Senior High Choirs

Redesigning the Final Exam for High School Choir

For those of us who have early spring concerts, we’re often tasked with finding lessons and activities to keep our students occupied toward the end of the year. This can be challenging for a myriad of reasons, and for those of us with longer blocks of time (eighty minutes or more), we have to be especially creative. This year, I’m building with the end in mind.

At the ACDA East conference in Providence, I presented a reading session that was focused on group assessment in the choral classroom. I shared resources and rubrics where students could self-assess where they were based on the goal of the group assignment. Some assignments were based on rehearsing a piece, others tasks were based on creating new verses or improvising melodies. As I think about the end of the year, I want to design a final exam that reflects all (or most) of the skills that my students have improved at throughout the year. This could include:

  1. Confident Singing and Vocal Technique
  2. Part Independence
  3. Musical Literacy
  4. Vocal Improvisation
  5. Rehearsal and Practice Strategies
  6. Collaboration and Problem Solving

I decided to give my choir one final performance task.


  1. In the classes leading up to the final, build capacity in the classroom culture where students can work together to learn a new piece on solfege. This includes reviewing rehearsal or practice strategies.
  2. Give students a new piece (or a section of a piece) in multiple parts that they can learn entirely on solfege. You may offer them opportunities to listen to the piece, or tell them that they must only use what is on the page.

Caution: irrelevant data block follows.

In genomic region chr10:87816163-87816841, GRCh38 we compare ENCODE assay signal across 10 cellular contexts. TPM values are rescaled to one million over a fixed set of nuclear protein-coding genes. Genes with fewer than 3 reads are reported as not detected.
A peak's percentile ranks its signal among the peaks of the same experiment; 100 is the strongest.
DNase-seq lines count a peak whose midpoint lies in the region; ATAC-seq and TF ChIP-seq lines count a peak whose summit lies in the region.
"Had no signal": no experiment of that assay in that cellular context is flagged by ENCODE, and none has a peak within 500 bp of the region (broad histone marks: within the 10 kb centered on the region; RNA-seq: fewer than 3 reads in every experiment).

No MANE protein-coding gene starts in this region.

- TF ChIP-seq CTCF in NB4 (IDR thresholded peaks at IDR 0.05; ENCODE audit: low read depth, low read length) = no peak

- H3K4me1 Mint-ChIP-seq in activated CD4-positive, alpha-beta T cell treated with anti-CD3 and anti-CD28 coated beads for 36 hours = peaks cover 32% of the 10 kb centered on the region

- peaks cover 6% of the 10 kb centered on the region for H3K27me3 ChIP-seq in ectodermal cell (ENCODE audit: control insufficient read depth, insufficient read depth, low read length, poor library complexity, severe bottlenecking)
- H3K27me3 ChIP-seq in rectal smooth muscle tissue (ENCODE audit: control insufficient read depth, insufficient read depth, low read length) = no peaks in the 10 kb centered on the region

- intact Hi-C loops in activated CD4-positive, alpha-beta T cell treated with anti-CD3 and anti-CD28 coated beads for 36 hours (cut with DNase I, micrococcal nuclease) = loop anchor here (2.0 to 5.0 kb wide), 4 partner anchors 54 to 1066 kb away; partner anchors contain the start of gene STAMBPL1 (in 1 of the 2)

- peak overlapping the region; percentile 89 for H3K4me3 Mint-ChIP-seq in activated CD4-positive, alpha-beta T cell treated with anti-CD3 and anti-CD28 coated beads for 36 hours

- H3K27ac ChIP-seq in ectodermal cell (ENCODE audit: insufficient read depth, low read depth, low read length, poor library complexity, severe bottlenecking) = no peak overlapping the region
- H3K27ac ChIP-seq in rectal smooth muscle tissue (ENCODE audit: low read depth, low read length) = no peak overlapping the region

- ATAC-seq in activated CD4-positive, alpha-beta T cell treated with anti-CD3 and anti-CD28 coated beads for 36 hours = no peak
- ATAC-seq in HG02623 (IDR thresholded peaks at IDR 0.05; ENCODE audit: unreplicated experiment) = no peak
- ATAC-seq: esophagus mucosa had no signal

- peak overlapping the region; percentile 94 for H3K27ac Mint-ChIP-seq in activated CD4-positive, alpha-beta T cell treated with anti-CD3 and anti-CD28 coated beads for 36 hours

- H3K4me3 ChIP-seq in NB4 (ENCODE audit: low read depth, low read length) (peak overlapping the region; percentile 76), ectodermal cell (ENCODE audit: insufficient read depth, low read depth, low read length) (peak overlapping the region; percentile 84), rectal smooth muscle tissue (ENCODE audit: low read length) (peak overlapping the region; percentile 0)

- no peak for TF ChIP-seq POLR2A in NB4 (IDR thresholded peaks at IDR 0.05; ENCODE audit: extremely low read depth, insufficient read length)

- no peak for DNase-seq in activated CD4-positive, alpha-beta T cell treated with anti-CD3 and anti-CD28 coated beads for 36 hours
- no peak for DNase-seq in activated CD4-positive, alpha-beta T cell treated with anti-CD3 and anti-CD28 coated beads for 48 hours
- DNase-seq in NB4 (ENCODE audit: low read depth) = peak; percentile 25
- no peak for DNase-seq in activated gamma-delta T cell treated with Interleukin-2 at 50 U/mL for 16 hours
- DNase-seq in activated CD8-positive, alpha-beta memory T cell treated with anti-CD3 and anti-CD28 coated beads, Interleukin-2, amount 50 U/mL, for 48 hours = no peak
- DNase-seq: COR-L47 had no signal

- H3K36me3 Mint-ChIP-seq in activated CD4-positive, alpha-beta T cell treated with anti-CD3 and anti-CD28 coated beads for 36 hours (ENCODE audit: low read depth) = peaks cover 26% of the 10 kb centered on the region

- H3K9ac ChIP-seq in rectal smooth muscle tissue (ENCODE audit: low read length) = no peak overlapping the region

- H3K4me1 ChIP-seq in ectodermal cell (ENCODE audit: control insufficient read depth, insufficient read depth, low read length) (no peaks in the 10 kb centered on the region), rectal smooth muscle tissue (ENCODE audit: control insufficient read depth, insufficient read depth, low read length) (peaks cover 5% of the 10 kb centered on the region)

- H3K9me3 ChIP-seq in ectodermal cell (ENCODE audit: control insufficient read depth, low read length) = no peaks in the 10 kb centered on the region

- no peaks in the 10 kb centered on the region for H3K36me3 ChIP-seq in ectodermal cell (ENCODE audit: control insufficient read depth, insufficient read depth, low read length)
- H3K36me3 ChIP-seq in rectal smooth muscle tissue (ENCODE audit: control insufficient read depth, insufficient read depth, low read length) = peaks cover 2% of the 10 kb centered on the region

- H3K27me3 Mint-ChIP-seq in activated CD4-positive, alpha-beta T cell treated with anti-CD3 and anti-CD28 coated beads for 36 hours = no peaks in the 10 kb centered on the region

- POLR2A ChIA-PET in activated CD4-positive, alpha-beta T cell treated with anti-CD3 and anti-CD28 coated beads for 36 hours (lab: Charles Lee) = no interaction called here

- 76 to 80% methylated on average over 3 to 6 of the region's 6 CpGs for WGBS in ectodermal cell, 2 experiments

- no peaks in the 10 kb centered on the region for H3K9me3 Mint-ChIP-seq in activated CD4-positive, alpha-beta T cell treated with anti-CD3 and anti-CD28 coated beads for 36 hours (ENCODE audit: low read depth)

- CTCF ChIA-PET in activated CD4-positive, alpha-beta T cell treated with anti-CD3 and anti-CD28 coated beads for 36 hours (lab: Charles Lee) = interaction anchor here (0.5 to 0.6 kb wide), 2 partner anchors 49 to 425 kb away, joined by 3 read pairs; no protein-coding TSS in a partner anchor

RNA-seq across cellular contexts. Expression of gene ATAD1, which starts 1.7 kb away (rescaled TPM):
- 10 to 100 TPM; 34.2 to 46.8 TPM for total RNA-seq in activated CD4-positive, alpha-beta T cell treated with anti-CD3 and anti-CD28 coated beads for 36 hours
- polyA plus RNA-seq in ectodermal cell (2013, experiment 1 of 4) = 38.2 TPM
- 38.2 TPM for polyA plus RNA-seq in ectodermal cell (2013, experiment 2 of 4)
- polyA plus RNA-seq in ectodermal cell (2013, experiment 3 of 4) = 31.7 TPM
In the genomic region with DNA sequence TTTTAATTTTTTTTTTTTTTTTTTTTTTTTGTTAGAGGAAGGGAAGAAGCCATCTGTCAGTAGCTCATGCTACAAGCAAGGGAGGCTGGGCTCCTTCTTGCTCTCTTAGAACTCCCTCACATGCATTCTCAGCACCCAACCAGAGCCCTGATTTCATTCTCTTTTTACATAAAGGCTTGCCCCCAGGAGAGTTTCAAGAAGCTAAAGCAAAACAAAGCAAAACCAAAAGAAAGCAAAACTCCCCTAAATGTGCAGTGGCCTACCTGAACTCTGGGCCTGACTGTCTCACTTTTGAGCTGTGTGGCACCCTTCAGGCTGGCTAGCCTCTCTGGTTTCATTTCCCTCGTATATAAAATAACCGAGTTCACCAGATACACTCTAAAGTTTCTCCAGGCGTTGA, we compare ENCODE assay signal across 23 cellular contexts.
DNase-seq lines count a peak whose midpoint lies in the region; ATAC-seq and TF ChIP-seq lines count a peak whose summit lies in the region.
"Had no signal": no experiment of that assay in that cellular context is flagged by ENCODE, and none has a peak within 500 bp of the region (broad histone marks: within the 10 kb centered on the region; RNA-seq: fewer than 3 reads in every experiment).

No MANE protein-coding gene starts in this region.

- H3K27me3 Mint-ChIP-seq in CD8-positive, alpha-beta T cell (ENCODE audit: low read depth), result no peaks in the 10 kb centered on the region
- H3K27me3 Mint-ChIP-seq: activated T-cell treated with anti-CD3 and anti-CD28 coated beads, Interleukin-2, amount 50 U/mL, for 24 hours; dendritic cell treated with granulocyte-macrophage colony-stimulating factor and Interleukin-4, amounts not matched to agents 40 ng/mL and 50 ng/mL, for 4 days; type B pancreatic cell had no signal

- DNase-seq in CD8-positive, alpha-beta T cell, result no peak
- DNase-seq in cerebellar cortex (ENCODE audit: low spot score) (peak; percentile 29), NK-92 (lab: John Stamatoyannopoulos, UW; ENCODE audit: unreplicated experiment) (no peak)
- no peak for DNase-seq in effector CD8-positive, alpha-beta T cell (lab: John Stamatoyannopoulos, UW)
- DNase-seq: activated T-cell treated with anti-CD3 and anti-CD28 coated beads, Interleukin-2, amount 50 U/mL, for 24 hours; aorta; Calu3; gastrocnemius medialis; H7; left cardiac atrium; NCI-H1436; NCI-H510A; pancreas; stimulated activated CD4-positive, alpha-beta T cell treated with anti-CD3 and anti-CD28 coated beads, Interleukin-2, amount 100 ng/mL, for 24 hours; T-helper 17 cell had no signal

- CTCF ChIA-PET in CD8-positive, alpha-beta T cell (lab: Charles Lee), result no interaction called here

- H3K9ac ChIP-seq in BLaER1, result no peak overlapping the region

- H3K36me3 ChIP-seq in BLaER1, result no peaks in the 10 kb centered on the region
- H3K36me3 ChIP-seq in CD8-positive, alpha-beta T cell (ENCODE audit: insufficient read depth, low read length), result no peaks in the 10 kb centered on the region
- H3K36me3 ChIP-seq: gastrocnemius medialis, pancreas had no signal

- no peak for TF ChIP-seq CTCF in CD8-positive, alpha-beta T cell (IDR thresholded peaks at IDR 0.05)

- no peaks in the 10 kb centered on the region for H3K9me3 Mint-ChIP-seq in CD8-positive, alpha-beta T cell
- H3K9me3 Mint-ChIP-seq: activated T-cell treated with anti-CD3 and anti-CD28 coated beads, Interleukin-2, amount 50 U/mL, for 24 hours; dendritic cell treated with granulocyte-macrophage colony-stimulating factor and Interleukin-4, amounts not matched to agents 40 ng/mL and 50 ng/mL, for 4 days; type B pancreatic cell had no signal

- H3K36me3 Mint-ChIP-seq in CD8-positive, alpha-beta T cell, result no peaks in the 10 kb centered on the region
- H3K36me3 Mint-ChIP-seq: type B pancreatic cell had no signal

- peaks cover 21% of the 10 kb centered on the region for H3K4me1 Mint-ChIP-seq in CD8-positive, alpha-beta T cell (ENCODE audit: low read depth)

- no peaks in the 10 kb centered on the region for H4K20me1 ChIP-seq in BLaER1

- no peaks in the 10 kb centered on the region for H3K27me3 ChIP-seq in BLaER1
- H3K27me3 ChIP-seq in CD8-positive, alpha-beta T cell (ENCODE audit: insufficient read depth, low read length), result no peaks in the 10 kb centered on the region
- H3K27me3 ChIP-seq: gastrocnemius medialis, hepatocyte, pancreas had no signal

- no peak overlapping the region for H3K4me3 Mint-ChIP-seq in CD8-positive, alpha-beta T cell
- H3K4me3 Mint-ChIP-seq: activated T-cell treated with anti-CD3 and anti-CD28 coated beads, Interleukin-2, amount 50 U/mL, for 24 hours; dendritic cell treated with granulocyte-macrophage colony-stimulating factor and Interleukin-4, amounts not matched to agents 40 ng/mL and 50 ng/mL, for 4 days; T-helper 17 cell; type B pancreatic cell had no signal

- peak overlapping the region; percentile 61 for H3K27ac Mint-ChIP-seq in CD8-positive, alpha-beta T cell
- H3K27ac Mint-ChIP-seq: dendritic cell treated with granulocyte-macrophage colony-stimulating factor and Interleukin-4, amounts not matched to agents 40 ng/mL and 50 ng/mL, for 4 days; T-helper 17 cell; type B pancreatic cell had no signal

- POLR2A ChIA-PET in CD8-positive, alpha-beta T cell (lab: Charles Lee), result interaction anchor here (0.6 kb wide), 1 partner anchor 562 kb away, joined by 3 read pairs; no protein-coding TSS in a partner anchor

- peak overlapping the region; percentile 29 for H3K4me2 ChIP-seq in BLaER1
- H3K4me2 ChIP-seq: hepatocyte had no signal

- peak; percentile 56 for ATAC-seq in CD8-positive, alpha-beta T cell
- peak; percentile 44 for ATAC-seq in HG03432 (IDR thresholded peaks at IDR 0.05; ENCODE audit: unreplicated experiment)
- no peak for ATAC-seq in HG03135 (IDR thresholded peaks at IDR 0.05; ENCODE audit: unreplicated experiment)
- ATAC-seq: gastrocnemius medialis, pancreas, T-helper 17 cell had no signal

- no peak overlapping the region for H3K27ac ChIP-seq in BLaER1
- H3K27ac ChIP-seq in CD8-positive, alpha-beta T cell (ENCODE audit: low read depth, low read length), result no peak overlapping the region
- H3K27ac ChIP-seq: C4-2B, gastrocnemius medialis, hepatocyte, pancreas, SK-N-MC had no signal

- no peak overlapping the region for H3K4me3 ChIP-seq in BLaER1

3. They could have the final day of class to be introduced to the song, and use the final exam period to work together to learn the parts, rehearse together, and perform the final product.
  4. Students could help design the rubric of how they want to be assessed. What do you want the final product to look like?
  5. This song could also have opportunities for improvisation or “zipper” songs out of the Justice Choir Songbook where students can work together to design new verses, improvise melodies, or make decisions about formal design of the performance.

Here are some pieces that work well with this kind of assessment:

Hold Me, Rock Me – Brian Tate (Pavane Publishing)
Frobisher Bay – James Gordon arr. Diane Loomer (Cypress Publishing)
Courage to Be Who We Are – Ruth Huber (Justice Choir Songbook)
Be The Change – Marc Caplin and Colin Britt (Justice Choir Songbook)
We Remember Them – Susan LaBarr (Walton Publishing)
Easy on the Earth (Sons and Daughters) – arr. Luke Wallace and Shawn Kirschner (SK Publishing)
Wild Mountain Thyme – arr. Jacob Narverud (JN Music Publishing)
Hope Lingers On – Lissa Schneckenburger arr. Andrea Ramsay (MusicSpoke Publishing)
Why We Sing – Greg Gilpin (Shawnee Press)
When the Earth Stands Still – Don MacDonald (Galaxy Music)
In Time of Silver Rain – Sarah Quartel (Oxford University Press)
Journey On – Derrick Fox (Hal Leonard)

William Dunn serves ACDA Eastern Region as the Senior High School R & R Chair. He can be reached at